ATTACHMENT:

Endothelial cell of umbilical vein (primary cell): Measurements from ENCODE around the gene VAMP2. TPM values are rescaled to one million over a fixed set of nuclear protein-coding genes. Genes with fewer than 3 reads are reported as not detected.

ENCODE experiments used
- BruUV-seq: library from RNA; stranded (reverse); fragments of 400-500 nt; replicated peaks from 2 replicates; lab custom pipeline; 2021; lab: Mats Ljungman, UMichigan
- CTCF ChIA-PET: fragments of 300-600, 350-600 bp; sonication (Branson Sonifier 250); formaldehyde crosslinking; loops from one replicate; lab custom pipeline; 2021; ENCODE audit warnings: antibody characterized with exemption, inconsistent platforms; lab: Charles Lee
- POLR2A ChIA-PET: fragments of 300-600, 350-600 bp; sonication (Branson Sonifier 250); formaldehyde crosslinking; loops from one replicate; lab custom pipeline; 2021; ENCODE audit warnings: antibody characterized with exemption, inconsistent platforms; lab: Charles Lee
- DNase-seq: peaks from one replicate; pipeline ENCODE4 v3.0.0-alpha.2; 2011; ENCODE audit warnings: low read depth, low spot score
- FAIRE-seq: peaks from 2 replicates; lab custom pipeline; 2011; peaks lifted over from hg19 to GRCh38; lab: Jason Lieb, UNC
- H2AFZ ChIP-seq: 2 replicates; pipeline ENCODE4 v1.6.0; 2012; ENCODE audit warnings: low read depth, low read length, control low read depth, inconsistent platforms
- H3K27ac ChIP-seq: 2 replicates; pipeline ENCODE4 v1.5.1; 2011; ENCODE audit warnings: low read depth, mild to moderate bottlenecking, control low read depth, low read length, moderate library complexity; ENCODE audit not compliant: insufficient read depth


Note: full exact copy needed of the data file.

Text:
Endothelial cell of umbilical vein (primary cell): Measurements from ENCODE around the gene VAMP2. TPM values are rescaled to one million over a fixed set of nuclear protein-coding genes. Genes with fewer than 3 reads are reported as not detected.

ENCODE experiments used
- BruUV-seq: library from RNA; stranded (reverse); fragments of 400-500 nt; replicated peaks from 2 replicates; lab custom pipeline; 2021; lab: Mats Ljungman, UMichigan
- CTCF ChIA-PET: fragments of 300-600, 350-600 bp; sonication (Branson Sonifier 250); formaldehyde crosslinking; loops from one replicate; lab custom pipeline; 2021; ENCODE audit warnings: antibody characterized with exemption, inconsistent platforms; lab: Charles Lee
- POLR2A ChIA-PET: fragments of 300-600, 350-600 bp; sonication (Branson Sonifier 250); formaldehyde crosslinking; loops from one replicate; lab custom pipeline; 2021; ENCODE audit warnings: antibody characterized with exemption, inconsistent platforms; lab: Charles Lee
- DNase-seq: peaks from one replicate; pipeline ENCODE4 v3.0.0-alpha.2; 2011; ENCODE audit warnings: low read depth, low spot score
- FAIRE-seq: peaks from 2 replicates; lab custom pipeline; 2011; peaks lifted over from hg19 to GRCh38; lab: Jason Lieb, UNC
- H2AFZ ChIP-seq: 2 replicates; pipeline ENCODE4 v1.6.0; 2012; ENCODE audit warnings: low read depth, low read length, control low read depth, inconsistent platforms
- H3K27ac ChIP-seq: 2 replicates; pipeline ENCODE4 v1.5.1; 2011; ENCODE audit warnings: low read depth, mild to moderate bottlenecking, control low read depth, low read length, moderate library complexity; ENCODE audit not compliant: insufficient read depth